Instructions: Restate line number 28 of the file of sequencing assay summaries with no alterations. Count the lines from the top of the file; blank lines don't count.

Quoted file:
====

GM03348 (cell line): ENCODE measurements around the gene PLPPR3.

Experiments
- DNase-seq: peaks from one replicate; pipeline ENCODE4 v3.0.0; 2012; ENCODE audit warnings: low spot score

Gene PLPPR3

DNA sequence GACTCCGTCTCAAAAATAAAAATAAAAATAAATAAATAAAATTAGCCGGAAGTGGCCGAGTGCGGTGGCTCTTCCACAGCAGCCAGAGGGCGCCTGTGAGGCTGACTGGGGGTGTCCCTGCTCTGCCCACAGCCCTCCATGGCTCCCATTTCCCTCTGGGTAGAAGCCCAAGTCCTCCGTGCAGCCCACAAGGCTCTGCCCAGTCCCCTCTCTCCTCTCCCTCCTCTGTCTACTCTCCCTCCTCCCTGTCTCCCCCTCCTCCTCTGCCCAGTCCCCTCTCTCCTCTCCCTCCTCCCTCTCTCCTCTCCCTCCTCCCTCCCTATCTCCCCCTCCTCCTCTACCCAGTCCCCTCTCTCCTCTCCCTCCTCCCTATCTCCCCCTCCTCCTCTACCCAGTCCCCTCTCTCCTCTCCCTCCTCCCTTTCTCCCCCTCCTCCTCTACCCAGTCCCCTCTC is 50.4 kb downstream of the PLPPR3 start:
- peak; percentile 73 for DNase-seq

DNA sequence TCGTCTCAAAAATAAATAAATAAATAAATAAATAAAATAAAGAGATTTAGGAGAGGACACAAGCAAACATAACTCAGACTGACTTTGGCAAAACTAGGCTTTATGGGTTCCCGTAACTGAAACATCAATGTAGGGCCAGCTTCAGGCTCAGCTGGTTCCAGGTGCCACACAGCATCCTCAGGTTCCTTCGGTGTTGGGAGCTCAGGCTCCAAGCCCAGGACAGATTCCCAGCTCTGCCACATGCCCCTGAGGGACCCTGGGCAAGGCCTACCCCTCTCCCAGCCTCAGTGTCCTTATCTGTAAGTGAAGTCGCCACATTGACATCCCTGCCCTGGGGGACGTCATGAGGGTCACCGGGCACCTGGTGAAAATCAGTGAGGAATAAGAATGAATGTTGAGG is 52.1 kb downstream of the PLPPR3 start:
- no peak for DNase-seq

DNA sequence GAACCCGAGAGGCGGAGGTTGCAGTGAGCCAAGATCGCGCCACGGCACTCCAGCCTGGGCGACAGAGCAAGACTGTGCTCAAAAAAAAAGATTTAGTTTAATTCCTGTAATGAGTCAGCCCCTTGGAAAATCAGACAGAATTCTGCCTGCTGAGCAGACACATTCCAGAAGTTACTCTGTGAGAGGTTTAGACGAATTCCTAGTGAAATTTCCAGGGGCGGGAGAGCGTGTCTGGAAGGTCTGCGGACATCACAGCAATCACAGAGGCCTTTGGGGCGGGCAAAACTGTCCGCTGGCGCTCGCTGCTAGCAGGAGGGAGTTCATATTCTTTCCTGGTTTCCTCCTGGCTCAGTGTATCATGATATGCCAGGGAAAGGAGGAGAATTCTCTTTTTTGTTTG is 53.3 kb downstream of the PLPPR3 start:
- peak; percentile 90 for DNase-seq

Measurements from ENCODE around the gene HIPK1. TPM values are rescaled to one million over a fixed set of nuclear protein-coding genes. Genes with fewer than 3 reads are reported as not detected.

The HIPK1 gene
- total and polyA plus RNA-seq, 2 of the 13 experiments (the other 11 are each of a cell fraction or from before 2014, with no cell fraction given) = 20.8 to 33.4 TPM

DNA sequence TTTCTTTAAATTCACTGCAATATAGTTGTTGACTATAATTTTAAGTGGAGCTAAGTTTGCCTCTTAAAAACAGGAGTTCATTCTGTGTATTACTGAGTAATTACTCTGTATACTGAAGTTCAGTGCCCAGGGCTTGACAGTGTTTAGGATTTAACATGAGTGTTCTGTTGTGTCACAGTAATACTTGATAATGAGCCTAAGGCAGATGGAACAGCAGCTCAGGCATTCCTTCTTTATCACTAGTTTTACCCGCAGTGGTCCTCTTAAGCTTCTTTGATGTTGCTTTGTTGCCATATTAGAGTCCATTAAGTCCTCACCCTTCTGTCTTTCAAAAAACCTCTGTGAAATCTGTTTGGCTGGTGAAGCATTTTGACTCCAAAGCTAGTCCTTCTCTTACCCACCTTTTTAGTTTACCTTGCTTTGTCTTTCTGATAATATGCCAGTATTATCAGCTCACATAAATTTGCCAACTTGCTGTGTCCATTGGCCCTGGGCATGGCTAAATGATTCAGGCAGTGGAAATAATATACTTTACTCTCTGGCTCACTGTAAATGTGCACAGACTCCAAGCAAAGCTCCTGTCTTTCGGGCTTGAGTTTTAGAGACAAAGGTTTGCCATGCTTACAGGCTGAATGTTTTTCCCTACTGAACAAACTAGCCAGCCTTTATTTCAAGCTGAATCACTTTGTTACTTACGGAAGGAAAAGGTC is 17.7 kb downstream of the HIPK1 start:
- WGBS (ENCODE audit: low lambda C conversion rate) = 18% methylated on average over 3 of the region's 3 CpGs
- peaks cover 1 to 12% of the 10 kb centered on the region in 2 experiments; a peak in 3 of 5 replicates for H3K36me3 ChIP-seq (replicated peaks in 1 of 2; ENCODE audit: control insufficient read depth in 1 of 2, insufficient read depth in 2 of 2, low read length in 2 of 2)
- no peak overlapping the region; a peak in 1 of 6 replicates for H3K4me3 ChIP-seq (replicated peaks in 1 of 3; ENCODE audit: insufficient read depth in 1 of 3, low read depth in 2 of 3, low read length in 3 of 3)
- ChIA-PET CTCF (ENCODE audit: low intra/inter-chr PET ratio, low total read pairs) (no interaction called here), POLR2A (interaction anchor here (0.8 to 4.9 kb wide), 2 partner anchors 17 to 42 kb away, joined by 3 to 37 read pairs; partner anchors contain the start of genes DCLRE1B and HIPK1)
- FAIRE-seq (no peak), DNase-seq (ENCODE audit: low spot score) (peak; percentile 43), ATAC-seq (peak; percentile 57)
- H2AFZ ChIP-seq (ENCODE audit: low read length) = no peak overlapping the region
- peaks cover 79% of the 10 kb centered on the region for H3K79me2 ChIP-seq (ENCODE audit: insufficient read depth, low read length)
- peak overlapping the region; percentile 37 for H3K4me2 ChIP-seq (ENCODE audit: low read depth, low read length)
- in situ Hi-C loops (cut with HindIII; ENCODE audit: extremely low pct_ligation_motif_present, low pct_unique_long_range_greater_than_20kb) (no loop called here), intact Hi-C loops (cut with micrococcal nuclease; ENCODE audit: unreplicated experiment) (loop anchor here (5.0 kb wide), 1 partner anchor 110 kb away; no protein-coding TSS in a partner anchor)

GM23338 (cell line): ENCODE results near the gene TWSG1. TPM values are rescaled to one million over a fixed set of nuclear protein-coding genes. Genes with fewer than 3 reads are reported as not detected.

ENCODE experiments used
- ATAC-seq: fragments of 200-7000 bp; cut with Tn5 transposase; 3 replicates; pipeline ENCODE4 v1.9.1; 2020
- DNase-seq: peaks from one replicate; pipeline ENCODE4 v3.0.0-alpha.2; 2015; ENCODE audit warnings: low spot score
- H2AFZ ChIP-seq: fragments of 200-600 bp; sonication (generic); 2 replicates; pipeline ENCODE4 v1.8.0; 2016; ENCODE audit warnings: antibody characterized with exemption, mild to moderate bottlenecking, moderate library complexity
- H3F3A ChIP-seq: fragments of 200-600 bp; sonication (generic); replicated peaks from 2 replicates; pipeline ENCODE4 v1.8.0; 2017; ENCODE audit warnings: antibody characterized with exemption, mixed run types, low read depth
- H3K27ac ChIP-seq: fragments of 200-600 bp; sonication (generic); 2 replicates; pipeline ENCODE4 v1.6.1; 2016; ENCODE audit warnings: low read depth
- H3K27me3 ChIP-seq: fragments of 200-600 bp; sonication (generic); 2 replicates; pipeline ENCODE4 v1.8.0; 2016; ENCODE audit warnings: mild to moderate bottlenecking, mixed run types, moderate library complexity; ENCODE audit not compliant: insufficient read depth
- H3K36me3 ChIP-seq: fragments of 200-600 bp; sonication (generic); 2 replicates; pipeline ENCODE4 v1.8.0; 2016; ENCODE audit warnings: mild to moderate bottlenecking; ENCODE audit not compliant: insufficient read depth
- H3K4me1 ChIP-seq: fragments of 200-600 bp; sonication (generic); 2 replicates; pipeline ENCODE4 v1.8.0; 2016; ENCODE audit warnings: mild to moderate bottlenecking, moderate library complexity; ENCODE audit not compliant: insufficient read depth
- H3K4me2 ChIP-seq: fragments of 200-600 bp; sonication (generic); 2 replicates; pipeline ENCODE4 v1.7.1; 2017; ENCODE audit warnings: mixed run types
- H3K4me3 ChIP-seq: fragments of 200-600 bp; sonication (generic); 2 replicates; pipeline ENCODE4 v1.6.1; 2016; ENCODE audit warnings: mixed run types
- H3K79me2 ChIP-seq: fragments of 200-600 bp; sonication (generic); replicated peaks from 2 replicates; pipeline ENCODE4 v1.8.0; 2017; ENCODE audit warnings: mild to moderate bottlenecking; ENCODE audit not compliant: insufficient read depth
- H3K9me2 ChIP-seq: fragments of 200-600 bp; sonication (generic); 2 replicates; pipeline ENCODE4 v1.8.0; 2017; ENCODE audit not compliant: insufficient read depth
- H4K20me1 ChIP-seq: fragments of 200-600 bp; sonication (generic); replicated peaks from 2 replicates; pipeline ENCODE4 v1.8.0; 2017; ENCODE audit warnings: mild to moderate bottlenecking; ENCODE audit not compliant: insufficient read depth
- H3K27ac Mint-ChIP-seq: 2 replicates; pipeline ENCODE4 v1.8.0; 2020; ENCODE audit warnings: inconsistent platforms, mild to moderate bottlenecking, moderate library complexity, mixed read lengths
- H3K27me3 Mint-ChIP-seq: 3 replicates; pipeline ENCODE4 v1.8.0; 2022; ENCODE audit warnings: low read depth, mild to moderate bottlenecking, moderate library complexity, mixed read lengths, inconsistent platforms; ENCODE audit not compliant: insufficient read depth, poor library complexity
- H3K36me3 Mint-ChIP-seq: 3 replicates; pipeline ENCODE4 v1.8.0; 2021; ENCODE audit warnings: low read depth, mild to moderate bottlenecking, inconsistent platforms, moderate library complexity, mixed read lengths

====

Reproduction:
- H2AFZ ChIP-seq: fragments of 200-600 bp; sonication (generic); 2 replicates; pipeline ENCODE4 v1.8.0; 2016; ENCODE audit warnings: antibody characterized with exemption, mild to moderate bottlenecking, moderate library complexity